• “Oamaru Air”, “Tuatara Air” and “Tussock Air”, three fictitious New Zealand airlines that you’ll miss if you blink at the start of Everest.
  • “I’m everywhere, bitch”—time travel is executed for petty high school revenge in Project Almanac, because of course that’s what teenagers would do.
  • LeBron James may not get a Best Supporting Actor nomination for Trainwreck, but I won’t complain if he does; his persona-tweaking performance gave more laughs than many of the comedians on the credits. (Also stealing the show: John Cena.)
  • For all its frustrations, Sorrentino’s Youth has no shortage of striking moments and images, peaking with Paul Dano having, shall we say, Godwin’s Meal.
  • For those who like their films to take detours, Magic Mike XXL consists of almost nothing but; the best of them involves an African-American strip club for women and Donald Glover as a star performer.
  • The interplay between the always-great and woefully underused Jane Adams and Jared Harris as spiritualists with a shared past was the highlight of the not-great, yet wildly underrated Poltergeist.
  • Speaking of underrated, Jurassic World gets too little credit for embracing absurdity (the triceratops riding corral!) and making the most trenchant commentary on the society of the spectacle in any Hollywood picture before it loses control in its back half.
  • Adam Scott has always been a joy to watch, but his performance in Sleeping With Other People is the first time I’ve felt his range, as he takes a visual punchline and imbues it with deep anger and real humanity, all at once.
  • Despite being a fan of Speed Racer and Cloud Atlas, I wasn’t taken with Jupiter Ascending, but the moment that the camera zoomed in on an otherwise-ignored elephant-nosed alien copilot making a noise of glee for no good reason was a king hit to my pleasure center.


  • The Walk’s first two acts were insufferable and redundant in a post-Man on Wire universe, but the walk itself, while not for the vertiginous, was as stunning a use of 3-D as you could see this year, deserving of a giant canvas.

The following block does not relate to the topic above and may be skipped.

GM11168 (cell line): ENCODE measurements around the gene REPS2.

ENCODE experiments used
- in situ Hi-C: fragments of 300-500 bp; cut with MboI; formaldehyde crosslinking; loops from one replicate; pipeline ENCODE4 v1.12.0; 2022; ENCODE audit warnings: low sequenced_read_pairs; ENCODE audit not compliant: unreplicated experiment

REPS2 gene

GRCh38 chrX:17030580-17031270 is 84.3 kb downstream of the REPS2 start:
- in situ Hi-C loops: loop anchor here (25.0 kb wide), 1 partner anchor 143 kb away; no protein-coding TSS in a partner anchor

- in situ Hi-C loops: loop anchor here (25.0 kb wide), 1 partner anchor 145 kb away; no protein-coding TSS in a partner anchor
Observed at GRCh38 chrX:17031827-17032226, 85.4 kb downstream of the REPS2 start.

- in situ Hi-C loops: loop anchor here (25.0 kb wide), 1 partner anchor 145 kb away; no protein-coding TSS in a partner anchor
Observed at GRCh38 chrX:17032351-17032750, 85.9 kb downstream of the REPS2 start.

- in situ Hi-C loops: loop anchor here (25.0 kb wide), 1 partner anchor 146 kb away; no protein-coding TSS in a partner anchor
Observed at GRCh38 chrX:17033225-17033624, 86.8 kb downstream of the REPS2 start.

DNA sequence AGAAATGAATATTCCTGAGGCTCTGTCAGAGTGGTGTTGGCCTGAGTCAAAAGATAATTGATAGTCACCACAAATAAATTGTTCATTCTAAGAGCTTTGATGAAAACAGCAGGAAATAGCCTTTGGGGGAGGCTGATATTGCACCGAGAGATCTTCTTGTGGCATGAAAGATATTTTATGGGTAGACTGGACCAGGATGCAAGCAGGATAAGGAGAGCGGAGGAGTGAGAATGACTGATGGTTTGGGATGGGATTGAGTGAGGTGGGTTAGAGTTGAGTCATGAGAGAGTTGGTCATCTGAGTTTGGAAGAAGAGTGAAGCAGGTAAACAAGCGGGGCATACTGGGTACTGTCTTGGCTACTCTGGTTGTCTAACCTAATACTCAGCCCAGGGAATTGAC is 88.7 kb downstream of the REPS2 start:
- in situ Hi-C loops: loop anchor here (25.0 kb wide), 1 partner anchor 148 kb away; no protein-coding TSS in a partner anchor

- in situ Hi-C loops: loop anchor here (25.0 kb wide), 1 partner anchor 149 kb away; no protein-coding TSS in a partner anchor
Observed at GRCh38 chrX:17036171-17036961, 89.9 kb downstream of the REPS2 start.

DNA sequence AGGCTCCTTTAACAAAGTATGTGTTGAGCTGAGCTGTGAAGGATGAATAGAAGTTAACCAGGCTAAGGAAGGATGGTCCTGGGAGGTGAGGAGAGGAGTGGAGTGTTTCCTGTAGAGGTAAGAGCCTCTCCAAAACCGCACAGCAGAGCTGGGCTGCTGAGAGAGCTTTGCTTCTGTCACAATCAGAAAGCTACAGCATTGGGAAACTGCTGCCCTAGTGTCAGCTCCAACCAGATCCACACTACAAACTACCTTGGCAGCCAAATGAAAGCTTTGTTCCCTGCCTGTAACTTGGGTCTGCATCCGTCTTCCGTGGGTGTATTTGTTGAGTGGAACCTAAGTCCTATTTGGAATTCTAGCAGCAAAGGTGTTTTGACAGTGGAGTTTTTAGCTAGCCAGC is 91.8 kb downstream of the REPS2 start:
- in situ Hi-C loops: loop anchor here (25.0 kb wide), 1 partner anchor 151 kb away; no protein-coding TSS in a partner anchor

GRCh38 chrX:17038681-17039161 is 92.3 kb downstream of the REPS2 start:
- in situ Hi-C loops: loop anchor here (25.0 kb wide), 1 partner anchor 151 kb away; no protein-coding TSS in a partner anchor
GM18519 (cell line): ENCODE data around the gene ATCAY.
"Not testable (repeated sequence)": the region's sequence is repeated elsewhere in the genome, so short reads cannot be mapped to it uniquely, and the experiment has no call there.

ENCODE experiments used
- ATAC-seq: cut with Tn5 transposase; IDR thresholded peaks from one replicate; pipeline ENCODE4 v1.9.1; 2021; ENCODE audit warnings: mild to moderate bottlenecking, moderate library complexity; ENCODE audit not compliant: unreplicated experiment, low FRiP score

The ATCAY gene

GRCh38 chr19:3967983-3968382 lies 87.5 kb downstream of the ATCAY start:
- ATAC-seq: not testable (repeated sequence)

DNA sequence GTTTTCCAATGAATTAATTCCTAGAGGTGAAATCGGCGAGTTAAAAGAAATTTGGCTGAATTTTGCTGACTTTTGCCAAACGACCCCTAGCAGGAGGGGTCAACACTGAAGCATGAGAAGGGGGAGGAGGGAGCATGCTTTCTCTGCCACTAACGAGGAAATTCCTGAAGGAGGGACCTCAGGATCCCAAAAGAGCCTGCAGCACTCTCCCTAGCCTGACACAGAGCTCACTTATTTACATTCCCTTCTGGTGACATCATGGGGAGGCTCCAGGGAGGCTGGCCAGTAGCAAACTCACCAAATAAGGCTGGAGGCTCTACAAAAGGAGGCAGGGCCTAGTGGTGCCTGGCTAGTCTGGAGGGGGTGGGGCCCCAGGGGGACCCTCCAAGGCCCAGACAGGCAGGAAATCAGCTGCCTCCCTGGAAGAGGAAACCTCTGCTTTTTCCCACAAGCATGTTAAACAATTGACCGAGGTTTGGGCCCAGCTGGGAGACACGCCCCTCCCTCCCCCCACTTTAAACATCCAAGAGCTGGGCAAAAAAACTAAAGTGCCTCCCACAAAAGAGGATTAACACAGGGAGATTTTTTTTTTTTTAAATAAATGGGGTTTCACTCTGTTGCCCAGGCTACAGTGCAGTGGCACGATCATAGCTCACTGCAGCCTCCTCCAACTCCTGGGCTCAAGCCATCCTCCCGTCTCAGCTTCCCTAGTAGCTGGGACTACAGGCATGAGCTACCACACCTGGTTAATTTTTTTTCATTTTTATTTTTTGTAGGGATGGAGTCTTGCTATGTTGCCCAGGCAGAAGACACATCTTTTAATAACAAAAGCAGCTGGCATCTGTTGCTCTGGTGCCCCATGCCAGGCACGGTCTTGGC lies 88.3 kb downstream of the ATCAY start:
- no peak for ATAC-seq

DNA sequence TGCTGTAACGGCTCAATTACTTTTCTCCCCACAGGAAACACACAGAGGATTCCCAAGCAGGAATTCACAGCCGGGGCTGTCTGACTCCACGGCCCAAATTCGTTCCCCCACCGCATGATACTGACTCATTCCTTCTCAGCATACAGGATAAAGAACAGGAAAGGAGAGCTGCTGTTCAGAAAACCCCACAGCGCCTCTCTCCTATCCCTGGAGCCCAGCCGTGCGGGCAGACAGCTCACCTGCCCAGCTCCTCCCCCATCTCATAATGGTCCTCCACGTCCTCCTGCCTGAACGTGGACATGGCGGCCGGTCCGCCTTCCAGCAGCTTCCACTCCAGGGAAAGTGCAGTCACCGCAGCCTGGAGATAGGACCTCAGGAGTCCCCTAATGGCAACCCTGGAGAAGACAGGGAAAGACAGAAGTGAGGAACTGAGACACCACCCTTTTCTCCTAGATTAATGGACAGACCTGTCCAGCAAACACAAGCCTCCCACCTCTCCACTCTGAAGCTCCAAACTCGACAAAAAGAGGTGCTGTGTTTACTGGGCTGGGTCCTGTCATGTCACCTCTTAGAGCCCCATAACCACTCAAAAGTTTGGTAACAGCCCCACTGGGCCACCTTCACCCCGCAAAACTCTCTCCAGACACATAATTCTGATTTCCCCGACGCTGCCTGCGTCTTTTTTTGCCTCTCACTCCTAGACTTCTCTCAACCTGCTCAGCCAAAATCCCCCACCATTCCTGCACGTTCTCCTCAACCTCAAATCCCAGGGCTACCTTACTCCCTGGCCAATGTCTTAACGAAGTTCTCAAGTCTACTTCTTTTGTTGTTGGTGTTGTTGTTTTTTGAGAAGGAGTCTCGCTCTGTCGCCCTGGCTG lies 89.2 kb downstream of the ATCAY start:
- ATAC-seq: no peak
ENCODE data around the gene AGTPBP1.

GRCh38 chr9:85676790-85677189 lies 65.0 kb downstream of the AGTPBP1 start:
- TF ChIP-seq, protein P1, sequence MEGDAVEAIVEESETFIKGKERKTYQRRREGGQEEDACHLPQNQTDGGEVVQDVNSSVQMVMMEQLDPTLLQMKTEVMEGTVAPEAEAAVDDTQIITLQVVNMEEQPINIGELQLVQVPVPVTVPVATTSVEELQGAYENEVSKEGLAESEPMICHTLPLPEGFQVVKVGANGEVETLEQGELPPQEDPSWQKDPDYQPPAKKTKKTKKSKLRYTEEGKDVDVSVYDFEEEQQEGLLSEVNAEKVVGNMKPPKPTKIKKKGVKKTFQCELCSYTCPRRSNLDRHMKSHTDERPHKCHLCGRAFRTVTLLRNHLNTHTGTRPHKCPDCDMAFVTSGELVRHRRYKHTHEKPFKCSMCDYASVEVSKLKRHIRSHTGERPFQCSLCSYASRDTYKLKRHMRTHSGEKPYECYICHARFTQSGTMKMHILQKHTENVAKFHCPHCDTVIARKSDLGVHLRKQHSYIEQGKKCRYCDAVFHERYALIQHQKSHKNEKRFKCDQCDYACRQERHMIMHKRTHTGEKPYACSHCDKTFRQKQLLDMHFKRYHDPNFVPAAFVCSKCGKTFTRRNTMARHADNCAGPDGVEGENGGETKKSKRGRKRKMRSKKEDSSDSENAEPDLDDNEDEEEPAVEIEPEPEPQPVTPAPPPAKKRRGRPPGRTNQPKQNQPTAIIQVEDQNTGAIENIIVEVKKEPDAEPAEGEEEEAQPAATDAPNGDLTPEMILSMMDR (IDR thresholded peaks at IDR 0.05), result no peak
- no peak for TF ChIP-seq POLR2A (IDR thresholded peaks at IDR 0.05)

• The Dressmaker’s sorghum-related twist completely threw me for a loop, an act of audience aggression I deeply admired in an uneven film that feels like it escaped from 1994.
  • Overhead shots of landscapes in Marshland infused this otherwise relatively standard procedural with a powerful scope and feel, making the beautiful ugly and vice-versa.
  • The real star of Born to Dance was Parris Goebel; her mid-film female-positive dance number, serving no real narrative function whatsoever, was as joyful as anything in Magic Mike XXL, another cross-racial paean to the transporting power of movement.
  • Bridge of Spies felt like a dutiful biopic light on excitement, but used cinematic transitions like no other film this year, page turns flipping from one character to another with a well-worn, effortless mastery.
  • Spotlight is the kind of well-done worthy film that is hard to find fault in and harder still (for me, at least) to find excitement in, but Liev Schrieber’s performance as a Jewish newspaper editor in a Catholic town is a quiet marvel, wildly overlooked in “awards buzz”, the useless distraction that it is. Similarly tucked away in a movie of a very different register is a terrific performance by Michael Shannon; while his monstrous turn in 99 Homes took most of the recognition, his quietly intense drug dealer in The Night Before brought most of the laughs—and interest—to an otherwise slipshod film.
  • Split-screen is my guilty pleasure, and The Man From U.N.C.L.E. revels in it. This year’s highlight in exercises in empty style and hip soundtracks, it may not amount to much, and Ritchie’s too ADD to commit to genre pastiche in full, but the heights he reaches are giddy.

A top 20 general New Zealand releases for 2015:

  1. Mad Max: Fury Road (George Miller, USA)
  2. The Salt Of The Earth (Wim Wenders/Juliano Ribeiro Salgado, France/Brazil/Italy, 2014)
  3. Force Majeure (Ruben Östlund, Sweden, 2014)
  4. The Ground We Won (Christopher Pryor/Miriam Smith, NZ)
  5. It Follows (David Robert Mitchell, USA, 2014)
  6. Sicario (Denis Villeneuve, USA)
  7. The Guest (Adam Wingard, USA, 2014)
  8. The Martian (Ridley Scott, USA)
  9. Creed (Ryan Coogler, USA)
  10. Experimenter (Michael Almereyda, USA)
  11. Wild Tales (Damián Szifrón, Argentine/Spain)
  12. Office (Johnnie To, China/Hong Kong)
  13. Wild (Jean-Marc Vallée, USA, 2014)
  14. Lucky Them (Megan Griffiths, USA, 2013)
  15. Furious 7 (James Wan, USA)
  16. Straight Outta Compton (F. Gary Gray, USA)
  17. Paddington (Paul King, UK/France, 2014)
  18. Citizenfour (Laura Poitras, USA/Germany/UK, 2014)
  19. Ex Machina (Alex Garland, UK)
  20. Far From the Madding Crowd (Thomas Vinterberg, UK/USA)